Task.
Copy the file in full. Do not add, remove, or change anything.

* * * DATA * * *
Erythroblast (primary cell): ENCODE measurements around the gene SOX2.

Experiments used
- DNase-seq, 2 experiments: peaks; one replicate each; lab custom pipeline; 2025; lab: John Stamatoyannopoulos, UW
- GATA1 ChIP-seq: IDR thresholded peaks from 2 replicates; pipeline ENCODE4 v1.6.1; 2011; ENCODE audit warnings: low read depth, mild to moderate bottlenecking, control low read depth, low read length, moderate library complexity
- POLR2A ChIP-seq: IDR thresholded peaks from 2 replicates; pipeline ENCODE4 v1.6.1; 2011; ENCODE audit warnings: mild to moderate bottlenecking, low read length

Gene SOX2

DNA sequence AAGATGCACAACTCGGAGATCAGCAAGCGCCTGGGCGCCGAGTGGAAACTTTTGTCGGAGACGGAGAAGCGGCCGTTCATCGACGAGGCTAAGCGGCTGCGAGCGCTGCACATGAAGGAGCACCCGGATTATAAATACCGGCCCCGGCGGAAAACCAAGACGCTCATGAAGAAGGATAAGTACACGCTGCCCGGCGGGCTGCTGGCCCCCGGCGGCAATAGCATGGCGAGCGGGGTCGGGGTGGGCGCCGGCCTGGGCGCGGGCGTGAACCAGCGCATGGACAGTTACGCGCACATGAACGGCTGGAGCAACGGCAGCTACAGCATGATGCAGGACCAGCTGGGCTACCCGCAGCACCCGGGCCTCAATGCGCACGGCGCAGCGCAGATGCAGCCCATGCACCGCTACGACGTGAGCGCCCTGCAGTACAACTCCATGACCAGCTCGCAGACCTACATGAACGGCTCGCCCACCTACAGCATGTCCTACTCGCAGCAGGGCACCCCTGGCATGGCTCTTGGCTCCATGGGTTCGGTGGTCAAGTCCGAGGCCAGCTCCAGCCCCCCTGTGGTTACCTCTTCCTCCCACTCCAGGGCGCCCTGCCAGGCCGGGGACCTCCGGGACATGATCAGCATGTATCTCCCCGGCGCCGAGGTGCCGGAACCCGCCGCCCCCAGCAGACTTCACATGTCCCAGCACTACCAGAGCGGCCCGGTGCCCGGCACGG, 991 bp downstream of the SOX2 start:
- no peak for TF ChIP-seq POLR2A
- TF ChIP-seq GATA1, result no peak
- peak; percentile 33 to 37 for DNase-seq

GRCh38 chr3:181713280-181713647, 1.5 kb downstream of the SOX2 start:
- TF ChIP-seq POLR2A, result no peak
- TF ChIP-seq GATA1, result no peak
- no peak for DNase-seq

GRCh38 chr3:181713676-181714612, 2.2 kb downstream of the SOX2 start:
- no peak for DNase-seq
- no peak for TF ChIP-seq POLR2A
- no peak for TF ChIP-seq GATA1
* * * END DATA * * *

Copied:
Erythroblast (primary cell): ENCODE measurements around the gene SOX2.

Experiments used
- DNase-seq, 2 experiments: peaks; one replicate each; lab custom pipeline; 2025; lab: John Stamatoyannopoulos, UW
- GATA1 ChIP-seq: IDR thresholded peaks from 2 replicates; pipeline ENCODE4 v1.6.1; 2011; ENCODE audit warnings: low read depth, mild to moderate bottlenecking, control low read depth, low read length, moderate library complexity
- POLR2A ChIP-seq: IDR thresholded peaks from 2 replicates; pipeline ENCODE4 v1.6.1; 2011; ENCODE audit warnings: mild to moderate bottlenecking, low read length

Gene SOX2

DNA sequence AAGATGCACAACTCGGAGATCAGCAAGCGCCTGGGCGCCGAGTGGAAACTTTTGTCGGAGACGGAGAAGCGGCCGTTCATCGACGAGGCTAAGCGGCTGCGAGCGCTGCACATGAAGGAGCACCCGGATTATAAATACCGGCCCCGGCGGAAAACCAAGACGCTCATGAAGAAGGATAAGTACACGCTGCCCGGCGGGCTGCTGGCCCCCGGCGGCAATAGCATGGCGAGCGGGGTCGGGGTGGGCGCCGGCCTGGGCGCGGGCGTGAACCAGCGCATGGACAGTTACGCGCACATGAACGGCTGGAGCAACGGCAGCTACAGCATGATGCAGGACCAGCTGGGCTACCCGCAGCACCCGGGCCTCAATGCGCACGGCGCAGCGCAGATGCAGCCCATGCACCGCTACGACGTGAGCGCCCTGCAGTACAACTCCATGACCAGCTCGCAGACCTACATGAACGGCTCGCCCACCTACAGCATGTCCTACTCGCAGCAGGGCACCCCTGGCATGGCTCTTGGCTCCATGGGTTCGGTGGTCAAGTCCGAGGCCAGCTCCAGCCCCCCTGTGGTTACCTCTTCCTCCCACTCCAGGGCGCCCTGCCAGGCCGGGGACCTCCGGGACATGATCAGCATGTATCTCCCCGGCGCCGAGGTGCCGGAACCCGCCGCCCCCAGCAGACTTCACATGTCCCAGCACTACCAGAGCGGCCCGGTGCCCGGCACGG, 991 bp downstream of the SOX2 start:
- no peak for TF ChIP-seq POLR2A
- TF ChIP-seq GATA1, result no peak
- peak; percentile 33 to 37 for DNase-seq

GRCh38 chr3:181713280-181713647, 1.5 kb downstream of the SOX2 start:
- TF ChIP-seq POLR2A, result no peak
- TF ChIP-seq GATA1, result no peak
- no peak for DNase-seq

GRCh38 chr3:181713676-181714612, 2.2 kb downstream of the SOX2 start:
- no peak for DNase-seq
- no peak for TF ChIP-seq POLR2A
- no peak for TF ChIP-seq GATA1